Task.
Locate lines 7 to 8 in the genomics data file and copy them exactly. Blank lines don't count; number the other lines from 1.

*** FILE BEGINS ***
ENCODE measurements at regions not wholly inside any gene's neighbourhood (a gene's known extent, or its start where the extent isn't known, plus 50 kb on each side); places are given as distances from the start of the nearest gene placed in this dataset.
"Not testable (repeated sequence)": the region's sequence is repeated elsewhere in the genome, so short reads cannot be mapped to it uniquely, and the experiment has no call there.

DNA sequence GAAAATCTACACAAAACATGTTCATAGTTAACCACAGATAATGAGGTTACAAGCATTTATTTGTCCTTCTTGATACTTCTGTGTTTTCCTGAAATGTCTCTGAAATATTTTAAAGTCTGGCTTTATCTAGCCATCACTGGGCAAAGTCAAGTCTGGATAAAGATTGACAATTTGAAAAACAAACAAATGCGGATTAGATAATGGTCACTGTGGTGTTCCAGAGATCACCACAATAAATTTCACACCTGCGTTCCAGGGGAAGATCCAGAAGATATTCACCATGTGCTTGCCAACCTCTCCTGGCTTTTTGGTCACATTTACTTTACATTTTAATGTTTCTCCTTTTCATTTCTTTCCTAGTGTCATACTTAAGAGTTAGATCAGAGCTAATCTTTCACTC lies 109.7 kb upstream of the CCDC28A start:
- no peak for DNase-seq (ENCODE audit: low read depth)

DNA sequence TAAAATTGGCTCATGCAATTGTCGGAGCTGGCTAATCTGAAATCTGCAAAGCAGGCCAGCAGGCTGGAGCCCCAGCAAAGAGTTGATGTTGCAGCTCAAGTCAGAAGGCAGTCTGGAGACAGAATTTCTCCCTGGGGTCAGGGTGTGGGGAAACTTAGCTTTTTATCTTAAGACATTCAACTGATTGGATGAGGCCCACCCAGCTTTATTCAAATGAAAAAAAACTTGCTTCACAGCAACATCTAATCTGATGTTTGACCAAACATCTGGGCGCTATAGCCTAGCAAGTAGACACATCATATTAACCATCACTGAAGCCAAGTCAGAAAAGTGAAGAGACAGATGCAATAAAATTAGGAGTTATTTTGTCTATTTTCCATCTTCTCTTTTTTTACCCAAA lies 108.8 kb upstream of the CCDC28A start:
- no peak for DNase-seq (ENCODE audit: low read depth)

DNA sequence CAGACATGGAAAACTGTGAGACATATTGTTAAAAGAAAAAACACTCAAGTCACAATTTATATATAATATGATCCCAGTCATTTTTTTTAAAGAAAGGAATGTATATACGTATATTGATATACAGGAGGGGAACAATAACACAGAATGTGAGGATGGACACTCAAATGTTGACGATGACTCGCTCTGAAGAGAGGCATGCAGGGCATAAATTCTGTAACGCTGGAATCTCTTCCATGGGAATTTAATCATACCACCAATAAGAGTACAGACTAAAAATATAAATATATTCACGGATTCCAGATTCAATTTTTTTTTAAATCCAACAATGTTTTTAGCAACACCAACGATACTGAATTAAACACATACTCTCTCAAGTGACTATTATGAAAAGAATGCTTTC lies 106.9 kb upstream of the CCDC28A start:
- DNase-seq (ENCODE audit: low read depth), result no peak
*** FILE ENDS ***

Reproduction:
DNA sequence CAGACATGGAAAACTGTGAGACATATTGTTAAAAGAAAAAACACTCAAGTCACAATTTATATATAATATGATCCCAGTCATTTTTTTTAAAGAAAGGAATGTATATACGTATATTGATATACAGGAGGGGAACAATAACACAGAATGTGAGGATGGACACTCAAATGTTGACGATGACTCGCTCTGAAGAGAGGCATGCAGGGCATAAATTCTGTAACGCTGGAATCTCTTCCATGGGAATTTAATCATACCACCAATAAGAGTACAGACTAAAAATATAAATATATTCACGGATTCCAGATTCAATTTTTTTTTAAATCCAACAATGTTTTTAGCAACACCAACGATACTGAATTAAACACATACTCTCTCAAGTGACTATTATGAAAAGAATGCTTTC lies 106.9 kb upstream of the CCDC28A start:
- DNase-seq (ENCODE audit: low read depth), result no peak